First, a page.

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A History of the Land of Artsakh: Karabagh and Genje, 1722-1827.

By: Archbishop Sargis Hasan-Jalaliants

Ka'ren Ketendjian, Robert H. Hewsen

Series: Armenian Studies Series. 17
Availability: In stock
Published: 2013
Page #: xxxviii + 256
Size: 6 x 9
ISBN: ISBN 13: 978-1568591742, 1-56859-174-8
appendix, bibliography, glossary, index, notes

 
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Quick Overview

English translation by Ka’ren Ketendjian
Edited with an Introduction, annotations and Notes by
Robert H. Hewsen

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The subject of this book is the history of Karabagh in the period of the Armeno-Persian and Russo-Persian wars (1722-1827), a region, which the author refers to as the “land of Aghuank.”

The author, Archbishop Sargis Hasan-Jalaliants, begins his narrative with an account of the deeds of Avan yüzbashi (i.e. centurion), the leader of the Armenian rebellion against foreign rule at the time of Peter the Great’s invasion of the Persian Empire in 1722, an invasion that took place after the Afghan invasions of Persia and the fall of the Safavid dynasty. His narrative continues with the Ottoman invasion of Persian Armenia and the resistance offered to it by the Armenian meliks (petty princes) of Karabagh through the reigns of Nadir Shah and Agha Muhammad Khan, and deals with events in Georgia, as well as in the khanates of Shekki, Shirvan, and Ganja down until the Russian occupation in 1827. Indeed, the last short chapters deal almost exclusively with the activities of various Russian generals in South Caucasia in the early nineteenth century.
Besides recording much oral history not found elsewhere, Archbishop Sargis conveys many geographical indications as well as vivid descriptions of fortresses and melikal residences. Valuable, too, is Archbishop Sargis’ descriptions of the deeds of the celebrated Avan yüzbashi and of Melik Egan of Dizak, and of the wars of Panah Khan of Karabagh. Most important of all his historical data, however, is the author’s preservation of the Dashnagir or “Alliance Charter” in which the meliks present the terms under which they hoped to live under Russian suzerainty and which form almost a constitution for the famed Khamsa Melikutiunere or federation of the five principle melik houses of Karabagh.

Prof. Hewsen in his “Introduction” gives a detailed background to the narrative of Archbishop Sargis and contains inter alia detailed descriptions of the Persian khanates in South Caucasia as well as of the Armenian principalities that existed in the region in the seventeenth, eighteenth, and early nineteenth centuries. The “Introduction” also contains a description of the founding of the fortress (later city) of Shushi.

Given its relatively late date of its composition (c. 1830), the hitherto unpublished manuscript history by Archbishop Sargis forms almost a chronological conclusion to the series of translations of Armenian historians made by Professor George Bournoutian all of which have been already published by Mazda Publisher.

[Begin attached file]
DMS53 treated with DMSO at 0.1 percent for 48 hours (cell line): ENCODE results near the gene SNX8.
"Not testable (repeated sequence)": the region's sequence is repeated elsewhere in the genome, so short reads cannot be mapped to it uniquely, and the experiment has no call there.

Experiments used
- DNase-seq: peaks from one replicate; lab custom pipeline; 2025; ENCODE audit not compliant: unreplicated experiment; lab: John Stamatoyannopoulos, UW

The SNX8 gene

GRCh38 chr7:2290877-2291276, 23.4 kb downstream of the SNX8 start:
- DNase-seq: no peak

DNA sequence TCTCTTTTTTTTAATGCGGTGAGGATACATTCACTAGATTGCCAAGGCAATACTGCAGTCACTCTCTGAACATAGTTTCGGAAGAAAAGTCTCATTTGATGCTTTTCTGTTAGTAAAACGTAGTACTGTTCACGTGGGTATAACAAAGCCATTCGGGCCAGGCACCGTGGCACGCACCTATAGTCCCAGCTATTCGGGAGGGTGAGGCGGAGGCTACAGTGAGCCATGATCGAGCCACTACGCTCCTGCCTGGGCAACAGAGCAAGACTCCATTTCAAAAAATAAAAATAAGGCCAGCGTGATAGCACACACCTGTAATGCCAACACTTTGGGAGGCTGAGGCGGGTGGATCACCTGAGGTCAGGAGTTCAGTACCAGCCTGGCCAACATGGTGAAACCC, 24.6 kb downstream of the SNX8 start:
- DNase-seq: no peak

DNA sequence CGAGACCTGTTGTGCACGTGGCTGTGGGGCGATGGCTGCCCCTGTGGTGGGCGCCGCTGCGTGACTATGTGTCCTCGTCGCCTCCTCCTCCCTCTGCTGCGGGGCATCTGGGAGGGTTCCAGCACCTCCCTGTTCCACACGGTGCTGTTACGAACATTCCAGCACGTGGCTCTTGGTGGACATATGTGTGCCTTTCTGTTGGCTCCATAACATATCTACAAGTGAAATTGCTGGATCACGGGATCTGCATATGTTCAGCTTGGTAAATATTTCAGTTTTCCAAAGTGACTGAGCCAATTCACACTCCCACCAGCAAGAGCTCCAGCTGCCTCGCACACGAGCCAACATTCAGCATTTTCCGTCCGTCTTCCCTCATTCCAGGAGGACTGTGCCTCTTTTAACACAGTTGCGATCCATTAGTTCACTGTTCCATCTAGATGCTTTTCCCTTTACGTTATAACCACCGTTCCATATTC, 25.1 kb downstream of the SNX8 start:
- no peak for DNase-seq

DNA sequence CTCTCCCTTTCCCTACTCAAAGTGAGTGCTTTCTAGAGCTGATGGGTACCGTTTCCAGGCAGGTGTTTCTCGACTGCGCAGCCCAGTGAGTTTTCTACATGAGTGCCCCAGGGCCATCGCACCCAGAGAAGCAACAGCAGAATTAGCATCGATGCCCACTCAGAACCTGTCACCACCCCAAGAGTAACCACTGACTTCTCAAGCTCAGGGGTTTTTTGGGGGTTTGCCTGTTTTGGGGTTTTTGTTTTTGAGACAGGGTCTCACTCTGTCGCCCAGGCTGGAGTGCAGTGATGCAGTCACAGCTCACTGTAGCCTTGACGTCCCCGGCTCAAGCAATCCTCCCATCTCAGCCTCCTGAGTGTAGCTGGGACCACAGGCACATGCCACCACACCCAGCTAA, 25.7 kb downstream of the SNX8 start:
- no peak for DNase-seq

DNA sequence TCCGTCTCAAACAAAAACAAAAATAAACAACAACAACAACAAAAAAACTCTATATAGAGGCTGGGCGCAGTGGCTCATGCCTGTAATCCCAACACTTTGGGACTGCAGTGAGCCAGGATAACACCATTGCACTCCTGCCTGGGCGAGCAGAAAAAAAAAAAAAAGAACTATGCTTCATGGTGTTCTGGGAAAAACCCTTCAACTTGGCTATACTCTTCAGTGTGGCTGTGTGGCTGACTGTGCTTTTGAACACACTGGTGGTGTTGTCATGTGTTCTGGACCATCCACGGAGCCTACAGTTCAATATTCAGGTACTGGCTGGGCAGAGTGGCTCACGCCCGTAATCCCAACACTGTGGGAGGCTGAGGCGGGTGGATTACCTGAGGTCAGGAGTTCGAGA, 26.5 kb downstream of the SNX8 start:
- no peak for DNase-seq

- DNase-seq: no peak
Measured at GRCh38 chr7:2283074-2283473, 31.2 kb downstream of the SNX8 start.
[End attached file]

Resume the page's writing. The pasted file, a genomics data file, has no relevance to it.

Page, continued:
Ka'ren Ketendjian

A native of Erevan, Armenia, Ka'ren V. Ketendjian received his master's degree from V. I. Brusov Foreign Language Institute in Armenia where he studied English and Russian languages and literature. From 1984 to 1987, he taught English and Russian languages at Sevan Dudmashen Regional High School. He also received another master's degree from California State University in Fresno where he studied Linguistics and E.S.L. From 1993 to 1997, he taught Russian language at California State University in Fresno. Mr. Ketendjian received his juris doctor degree in law from San Joaquin College of Law. He is a duly licensed attorney and has his own private practice in Fresno, California. where he currently resides with his wife. He is active in the Fresno Armenian community affairs. Mr. Ketendjian's roots are from Gandzak and Cilicia, thus his interest in the book of Archbishop Sargis Hasan-Jalaliants, which is his first major attempt at translating into English a Classical Armenian text.

Robert H. Hewsen

Born in New York City, Robert H. Hewsen received his doctorate from Georgetown University where he studied Armenian history under the late pioneer Armenist Cyril Toumanoff. From 1967 to 1999, he taught Russian and Byzantine History at Rowan University, Glassboro, New Jersey, where he is now Professor Emeritus. In addition, he has taught Armenian history at the Universities of Michigan (1979), Pennsylvania (1980-1983), Tübingen, Germany (1984, 1987), Chicago (1991, 1998, 2008), Columbia (1993, 1999), St. Nersess Seminary (2001), California State University, Fresno (2001), UCLA (2002), and the Hebrew University of Jerusalem (2004). Besides numerous armenological articles and book reviews, Dr. Hewsen has published an English translation of the Geography of Ananias of Shirak, and supervised the reprinting of the original Armenian texts of both the long and the short versions of the same work. He has also contributed eight large-scale maps of Caucasia to the Tübingen Atlas of the Middle East, and has recently published Press a 341-page, 278-map historical atlas of Armenia (Univ. of Chicago, 2001). Professor Hewsen has visited Armenia eight times since 1961, and Highland Karabagh twice since 2001.

Foreword

Acknowledgments

List of Maps and Illustrations

Abbreviations

Translator's Preface

Editor’s Preface

Historical Introduction and Notes

Archbishop Sergius Hasan-Jalaliants:
History of Artsakh

Notes to the Translation

Appendix I: Letter of the Meliks to Pope Innocent XII (1691-1700)

Appendix II: The Letter of Javad, Khan of Genje, to General Tsitsianov

Appendix III: Catholicoi of the Aghuan Church

Appendix IV: Dynastic Lists

Appendix V: Chronology

Appendix VI: Genelogical Charts

Appendix VII: Epilogue

Glossary

Bibliohraphy

Index

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